The trees are blooming, the sun is shining (sort of), and the calendar finally says April. That means one thing in Pittsburgh: it’s time for a brand new season for the Battling Bucs! I think we can all agree that we’re better off forgetting the 2016 version of the Pittsburgh Pirates, am I right? But before we finally turn the page to cleanse our wounds from last year’s sudden decline, we shall revisit the 2016 season for a quick second. After all, no team that’s ever been successful hasn’t taken the time to do a self-assessment in order to learn from their past mistakes (even if it’s coming from some dipshit blogger).
The Pirates started off the 2016 season with a rather optimistic tone by sweeping the Cardinals (a team they rarely seem to beat) in their first three games. Building off early momentum, the Pirates finished the opening month of the season with a solid record of 15-9. That mark was good enough for second place in the NL Central, trailing 3 games behind the first place Cubs (you can already see where this is going).
Then, in May, Pittsburgh’s
favorite ex-favorite Korean, Jung-Ho Kang, returned from knee surgery to hit two bombs in his season debut.
The season was moving along swimmingly. The Cubs kept winning, but damn it, so too, were the Buccos.
Then, Ryan Vogelsong’s face got absolutely obliterated by a fastball.
If there was ever a moment to turn back and identify when the Pirates’ 2016 season went wrong, this was it. Never good to see one of your only decent starting pitchers fall over and look like he just died in front of your face after taking a 91 mph heater directly to the cheek/eye socket. If anyone knew what was in store for the rest of the year, it was the god damn Pirate Parrot.
With the injury train only beginning to take off, The Bucs finished May at a very respectable mark of 29-22, now trailing 6.5 games to the Cubs. It was at this point in the season where the 2016 Pirates saw the writing on the wall. They had two choices: 1. Either keep plugging away in hopes of securing their fourth consecutive wild card berth, or 2. Start sucking immediately because there was no chance in hell they were going to end up catching the Cubs. And inevitably, the Pirates selected door #2.
In June, key injuries began riddling the Pirates’ lineup as both ace, Gerrit Cole, and catcher, Fransisco Cervelli, made their way to the disabled list. With the pitching staff beginning to deteriorate faster than your standards after three shots of fireball, the Buccos had no choice but to lean on prospects to stop the bleeding. Both Jameson Taillon and Chad Kuhl were eventually called up to make their Major League debuts. Unfortunately, even with the addition of two promising young arms, the Pirates’ hopes to qualify for a fourth consecutive postseason berth were essentially destroyed by one bad month. The Bucs finished June with a record of 9-19 (or 38-41 overall) and were left with a mountain too high to climb. With the fucking Cubs continuing to win basically every single game, the Pirates found themselves 14 games back from the Cubs and now in 3rd place in the NL Central.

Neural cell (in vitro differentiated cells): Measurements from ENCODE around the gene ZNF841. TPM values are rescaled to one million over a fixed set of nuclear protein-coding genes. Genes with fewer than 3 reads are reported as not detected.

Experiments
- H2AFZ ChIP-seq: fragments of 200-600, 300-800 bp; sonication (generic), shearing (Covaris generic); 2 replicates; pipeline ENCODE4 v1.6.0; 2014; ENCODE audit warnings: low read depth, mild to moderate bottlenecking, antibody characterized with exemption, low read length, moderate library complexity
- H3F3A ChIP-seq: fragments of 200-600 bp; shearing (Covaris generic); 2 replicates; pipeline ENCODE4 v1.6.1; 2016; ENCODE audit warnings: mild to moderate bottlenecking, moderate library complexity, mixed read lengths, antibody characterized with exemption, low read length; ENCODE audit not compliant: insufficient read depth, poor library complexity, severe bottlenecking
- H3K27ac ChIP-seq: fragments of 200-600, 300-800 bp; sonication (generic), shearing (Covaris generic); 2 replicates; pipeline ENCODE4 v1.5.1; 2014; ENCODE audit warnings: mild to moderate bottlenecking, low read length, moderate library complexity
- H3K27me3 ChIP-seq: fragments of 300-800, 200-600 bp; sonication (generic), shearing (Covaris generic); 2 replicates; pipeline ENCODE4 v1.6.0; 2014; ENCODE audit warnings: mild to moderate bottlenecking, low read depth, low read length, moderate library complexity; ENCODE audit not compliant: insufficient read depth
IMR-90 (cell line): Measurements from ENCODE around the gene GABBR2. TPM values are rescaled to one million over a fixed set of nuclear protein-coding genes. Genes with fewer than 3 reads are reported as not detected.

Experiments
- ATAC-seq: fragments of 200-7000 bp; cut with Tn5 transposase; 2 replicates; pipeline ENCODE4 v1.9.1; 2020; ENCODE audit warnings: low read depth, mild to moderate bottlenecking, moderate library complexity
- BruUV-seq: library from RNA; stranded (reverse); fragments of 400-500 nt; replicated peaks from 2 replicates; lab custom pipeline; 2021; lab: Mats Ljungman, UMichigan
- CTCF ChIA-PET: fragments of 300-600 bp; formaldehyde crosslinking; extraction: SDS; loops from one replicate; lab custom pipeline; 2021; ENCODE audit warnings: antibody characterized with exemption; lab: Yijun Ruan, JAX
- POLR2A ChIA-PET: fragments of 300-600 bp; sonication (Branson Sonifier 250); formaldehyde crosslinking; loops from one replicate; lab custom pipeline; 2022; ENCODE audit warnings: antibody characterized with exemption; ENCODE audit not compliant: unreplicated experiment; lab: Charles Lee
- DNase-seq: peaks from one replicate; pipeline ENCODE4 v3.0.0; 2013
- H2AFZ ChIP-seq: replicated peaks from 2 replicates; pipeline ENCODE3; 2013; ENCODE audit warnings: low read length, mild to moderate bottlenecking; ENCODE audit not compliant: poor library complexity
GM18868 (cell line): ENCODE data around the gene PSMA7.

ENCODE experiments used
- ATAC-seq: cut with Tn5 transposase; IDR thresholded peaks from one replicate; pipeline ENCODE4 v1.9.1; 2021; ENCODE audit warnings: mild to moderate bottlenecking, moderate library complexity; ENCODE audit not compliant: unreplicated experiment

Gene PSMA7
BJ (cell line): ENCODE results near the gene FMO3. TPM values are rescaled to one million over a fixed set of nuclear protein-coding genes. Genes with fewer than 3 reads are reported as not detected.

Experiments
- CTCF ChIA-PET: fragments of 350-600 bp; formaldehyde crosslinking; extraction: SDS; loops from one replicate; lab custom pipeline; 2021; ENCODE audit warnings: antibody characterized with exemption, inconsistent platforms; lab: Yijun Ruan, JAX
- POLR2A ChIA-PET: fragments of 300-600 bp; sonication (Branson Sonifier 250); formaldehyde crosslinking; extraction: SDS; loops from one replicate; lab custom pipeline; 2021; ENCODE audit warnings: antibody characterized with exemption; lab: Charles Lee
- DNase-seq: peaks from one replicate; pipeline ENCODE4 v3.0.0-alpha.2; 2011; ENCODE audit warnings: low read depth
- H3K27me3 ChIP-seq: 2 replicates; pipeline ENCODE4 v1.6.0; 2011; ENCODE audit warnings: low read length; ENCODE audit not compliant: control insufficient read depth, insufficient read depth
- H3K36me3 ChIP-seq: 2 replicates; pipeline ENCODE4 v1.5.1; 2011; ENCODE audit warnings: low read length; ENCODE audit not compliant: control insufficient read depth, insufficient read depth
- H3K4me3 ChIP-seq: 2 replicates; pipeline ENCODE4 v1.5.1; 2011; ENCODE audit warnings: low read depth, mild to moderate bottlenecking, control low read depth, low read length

The rest of the Pirates’ 2016 season can be summarized by the following: substandard play from their key players (CC: Andrew McCutchen, Gerrit Cole, and
Jung-Ho Kang), trades, and more call ups. Prior to the trade deadline, the Pirates said goodbye to all-star closer, Mark Melancon, and former ace, Francisco Liriano. They also managed to trade starting pitcher, Jon Niese, back to the Mets after acquiring him less than nine months earlier for Neil Walker (safe to say the Mets made out on that deal). And somehow, the Pirates managed to acquire starting pitcher, Ivan Nova, from the Yankees for essentially no return.
The 2016 season ended in an oddly familiar way for the Pirates as they finished the year with a very mediocre 78-83 record – their first losing season in four years. It was a swift kick in the dick to watch the Pirates go from a 98 win team in 2015 to 3rd place and 25 games back from the NL Central-winning Cubs in 2016. While we can all scratch our heads and wonder what the hell happened to Andrew McCutchen, it also seems as if pitching coach Ray Searage’s sorcery has worn off a bit. I’d be remiss to mention the fact that there were actually a few bright spots in 2016, though.
For starters, Starling Marte played out of his skull. In 129 games, Marte finished the 2016 season with a .311 BA, 152 hits, .818 OPS, and 47 stolen bases. He also added his second consecutive Gold Glove by making plays like this look routine in left field:
The Pirates also got a glimpse at their next generation of starting pitchers by calling up aforementioned prospects Jameson Taillon and Chad Kuhl, along with Tyler Glasnow. In addition, the Pirates finally ended their long-term search of finding somebody capable of playing more than 20 games at first base by calling up top prospect Josh Bell from the minors. It also didn’t hurt to see Ivan Nova tear it up in meaningless games after coming over from New York.
So yeah, the 2016 wasn’t a very good one, but that doesn’t mean there isn’t any hope for the future. That’s all I really want to revisit from last season, though. Let’s all hope the Pirates decided to do some voodoo shit like bury Jon Niese’s jersey from last year and move on with their lives because I don’t think any of us are capable of enduring another 20 consecutive losing seasons.
And finally, don’t forget to read part two of my 2017 Pittsburgh Pirates preview tomorrow where I, you know, actually preview the season to come.